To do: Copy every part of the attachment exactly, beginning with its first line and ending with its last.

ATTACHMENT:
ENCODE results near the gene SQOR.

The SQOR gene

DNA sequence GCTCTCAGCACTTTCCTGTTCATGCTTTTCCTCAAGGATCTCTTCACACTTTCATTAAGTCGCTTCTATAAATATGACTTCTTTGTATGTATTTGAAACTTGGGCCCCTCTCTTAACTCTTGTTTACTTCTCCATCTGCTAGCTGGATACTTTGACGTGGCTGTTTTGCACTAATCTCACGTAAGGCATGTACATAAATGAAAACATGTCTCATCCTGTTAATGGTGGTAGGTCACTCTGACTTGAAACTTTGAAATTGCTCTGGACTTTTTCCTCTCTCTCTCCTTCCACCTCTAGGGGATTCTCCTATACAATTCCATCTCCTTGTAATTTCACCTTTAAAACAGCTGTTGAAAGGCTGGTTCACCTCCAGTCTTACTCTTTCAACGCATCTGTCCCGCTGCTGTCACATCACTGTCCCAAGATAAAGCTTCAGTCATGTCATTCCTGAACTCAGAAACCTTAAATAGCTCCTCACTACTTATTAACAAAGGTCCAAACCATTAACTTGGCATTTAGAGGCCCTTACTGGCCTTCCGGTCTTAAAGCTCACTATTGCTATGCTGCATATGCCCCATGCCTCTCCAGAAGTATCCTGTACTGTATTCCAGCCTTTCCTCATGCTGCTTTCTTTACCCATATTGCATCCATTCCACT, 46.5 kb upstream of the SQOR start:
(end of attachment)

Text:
ENCODE results near the gene SQOR.

The SQOR gene

DNA sequence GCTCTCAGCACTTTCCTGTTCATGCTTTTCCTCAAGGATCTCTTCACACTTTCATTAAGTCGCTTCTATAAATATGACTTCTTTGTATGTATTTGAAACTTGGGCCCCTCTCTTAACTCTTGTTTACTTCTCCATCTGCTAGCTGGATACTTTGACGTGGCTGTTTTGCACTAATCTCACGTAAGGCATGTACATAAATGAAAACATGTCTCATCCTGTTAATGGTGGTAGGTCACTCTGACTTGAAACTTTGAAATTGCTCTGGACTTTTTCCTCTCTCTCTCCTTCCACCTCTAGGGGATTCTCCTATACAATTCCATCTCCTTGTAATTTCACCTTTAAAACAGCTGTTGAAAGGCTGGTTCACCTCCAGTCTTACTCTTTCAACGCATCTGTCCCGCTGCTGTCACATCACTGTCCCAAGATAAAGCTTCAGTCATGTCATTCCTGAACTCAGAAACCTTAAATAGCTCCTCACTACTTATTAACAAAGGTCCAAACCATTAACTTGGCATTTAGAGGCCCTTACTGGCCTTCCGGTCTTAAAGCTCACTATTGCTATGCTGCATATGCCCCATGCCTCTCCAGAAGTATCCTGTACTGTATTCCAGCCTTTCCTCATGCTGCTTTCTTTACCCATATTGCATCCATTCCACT, 46.5 kb upstream of the SQOR start: